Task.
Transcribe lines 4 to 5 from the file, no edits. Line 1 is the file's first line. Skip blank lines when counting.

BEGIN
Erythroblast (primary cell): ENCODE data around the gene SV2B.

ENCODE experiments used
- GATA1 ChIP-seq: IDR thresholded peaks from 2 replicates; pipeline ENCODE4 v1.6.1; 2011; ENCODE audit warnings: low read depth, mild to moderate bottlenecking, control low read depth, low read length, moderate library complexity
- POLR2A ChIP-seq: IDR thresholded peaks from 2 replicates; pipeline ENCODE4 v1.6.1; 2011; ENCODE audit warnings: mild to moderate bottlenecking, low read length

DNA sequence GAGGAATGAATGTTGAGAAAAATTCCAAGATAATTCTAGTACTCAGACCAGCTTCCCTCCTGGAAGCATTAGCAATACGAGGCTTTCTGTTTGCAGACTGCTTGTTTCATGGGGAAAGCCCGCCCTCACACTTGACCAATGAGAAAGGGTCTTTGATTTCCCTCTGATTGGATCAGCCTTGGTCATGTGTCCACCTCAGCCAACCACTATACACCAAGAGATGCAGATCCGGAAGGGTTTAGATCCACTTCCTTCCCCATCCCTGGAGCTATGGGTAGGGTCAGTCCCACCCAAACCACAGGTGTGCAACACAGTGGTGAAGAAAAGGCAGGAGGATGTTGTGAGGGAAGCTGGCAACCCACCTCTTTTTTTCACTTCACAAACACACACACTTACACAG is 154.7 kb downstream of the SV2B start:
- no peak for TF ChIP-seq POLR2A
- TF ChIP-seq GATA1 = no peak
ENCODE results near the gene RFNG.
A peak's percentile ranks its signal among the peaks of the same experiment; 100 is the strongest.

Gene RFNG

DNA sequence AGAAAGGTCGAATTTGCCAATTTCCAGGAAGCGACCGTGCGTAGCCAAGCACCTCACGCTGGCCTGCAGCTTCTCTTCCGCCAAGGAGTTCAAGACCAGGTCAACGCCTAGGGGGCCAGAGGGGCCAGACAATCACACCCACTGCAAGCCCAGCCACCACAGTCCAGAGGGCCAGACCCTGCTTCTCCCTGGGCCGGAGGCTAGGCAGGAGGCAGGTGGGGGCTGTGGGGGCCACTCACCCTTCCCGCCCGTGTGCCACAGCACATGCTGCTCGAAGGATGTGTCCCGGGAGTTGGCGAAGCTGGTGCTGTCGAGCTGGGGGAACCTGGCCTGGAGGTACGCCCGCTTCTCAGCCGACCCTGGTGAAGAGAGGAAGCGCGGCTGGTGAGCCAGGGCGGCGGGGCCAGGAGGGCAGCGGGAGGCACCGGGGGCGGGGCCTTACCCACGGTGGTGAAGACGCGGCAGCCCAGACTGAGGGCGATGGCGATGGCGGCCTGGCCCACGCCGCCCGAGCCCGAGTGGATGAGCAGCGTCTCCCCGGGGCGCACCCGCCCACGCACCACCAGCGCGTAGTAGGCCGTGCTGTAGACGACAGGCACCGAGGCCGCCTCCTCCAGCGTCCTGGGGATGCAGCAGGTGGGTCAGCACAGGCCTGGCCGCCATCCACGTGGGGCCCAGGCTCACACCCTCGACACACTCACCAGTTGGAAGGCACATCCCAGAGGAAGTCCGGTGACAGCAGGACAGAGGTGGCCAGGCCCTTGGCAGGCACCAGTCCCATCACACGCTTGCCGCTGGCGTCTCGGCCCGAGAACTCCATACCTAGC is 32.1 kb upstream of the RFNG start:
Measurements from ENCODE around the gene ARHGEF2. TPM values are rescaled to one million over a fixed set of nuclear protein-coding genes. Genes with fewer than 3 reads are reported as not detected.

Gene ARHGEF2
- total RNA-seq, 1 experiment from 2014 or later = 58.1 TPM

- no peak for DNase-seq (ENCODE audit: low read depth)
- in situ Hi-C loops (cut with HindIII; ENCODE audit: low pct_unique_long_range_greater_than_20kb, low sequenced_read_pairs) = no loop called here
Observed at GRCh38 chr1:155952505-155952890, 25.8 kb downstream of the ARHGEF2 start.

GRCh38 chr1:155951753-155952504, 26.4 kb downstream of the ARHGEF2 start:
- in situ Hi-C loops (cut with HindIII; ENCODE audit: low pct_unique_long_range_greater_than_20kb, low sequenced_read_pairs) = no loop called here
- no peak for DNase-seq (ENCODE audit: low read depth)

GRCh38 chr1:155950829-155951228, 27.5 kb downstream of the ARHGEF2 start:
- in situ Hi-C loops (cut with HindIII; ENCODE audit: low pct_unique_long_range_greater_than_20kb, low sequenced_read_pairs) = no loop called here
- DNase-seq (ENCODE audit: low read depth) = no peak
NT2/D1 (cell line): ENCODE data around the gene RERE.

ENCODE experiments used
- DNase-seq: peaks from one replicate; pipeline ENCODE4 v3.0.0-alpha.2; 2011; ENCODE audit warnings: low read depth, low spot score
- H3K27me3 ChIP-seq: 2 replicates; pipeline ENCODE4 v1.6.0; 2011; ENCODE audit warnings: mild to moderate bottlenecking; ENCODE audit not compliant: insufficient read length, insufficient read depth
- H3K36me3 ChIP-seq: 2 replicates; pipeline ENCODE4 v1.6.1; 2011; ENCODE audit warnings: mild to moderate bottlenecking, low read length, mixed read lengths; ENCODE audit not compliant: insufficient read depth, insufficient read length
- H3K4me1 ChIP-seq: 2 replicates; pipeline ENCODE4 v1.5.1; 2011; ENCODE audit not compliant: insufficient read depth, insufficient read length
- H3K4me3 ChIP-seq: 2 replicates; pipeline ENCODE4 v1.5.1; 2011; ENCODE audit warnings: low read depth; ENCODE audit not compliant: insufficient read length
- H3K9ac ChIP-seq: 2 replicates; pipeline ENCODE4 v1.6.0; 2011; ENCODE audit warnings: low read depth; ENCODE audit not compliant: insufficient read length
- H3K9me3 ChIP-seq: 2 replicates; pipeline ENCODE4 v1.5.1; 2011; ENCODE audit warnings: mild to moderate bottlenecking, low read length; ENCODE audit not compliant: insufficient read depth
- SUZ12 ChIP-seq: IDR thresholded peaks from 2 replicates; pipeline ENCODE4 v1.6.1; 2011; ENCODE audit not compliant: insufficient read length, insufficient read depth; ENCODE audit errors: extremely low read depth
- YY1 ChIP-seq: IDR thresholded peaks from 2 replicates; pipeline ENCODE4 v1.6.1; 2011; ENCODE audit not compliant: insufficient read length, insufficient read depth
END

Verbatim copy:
- POLR2A ChIP-seq: IDR thresholded peaks from 2 replicates; pipeline ENCODE4 v1.6.1; 2011; ENCODE audit warnings: mild to moderate bottlenecking, low read length

DNA sequence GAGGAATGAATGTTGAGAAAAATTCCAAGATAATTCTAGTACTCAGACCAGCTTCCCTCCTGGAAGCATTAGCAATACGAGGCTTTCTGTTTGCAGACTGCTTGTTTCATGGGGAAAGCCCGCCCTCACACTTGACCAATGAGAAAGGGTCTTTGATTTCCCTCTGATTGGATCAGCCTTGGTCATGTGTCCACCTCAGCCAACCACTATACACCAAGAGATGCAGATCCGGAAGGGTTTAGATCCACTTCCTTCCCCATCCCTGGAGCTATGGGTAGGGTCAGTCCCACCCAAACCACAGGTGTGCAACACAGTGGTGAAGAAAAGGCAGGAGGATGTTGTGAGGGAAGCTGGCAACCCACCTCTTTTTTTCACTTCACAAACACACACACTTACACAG is 154.7 kb downstream of the SV2B start: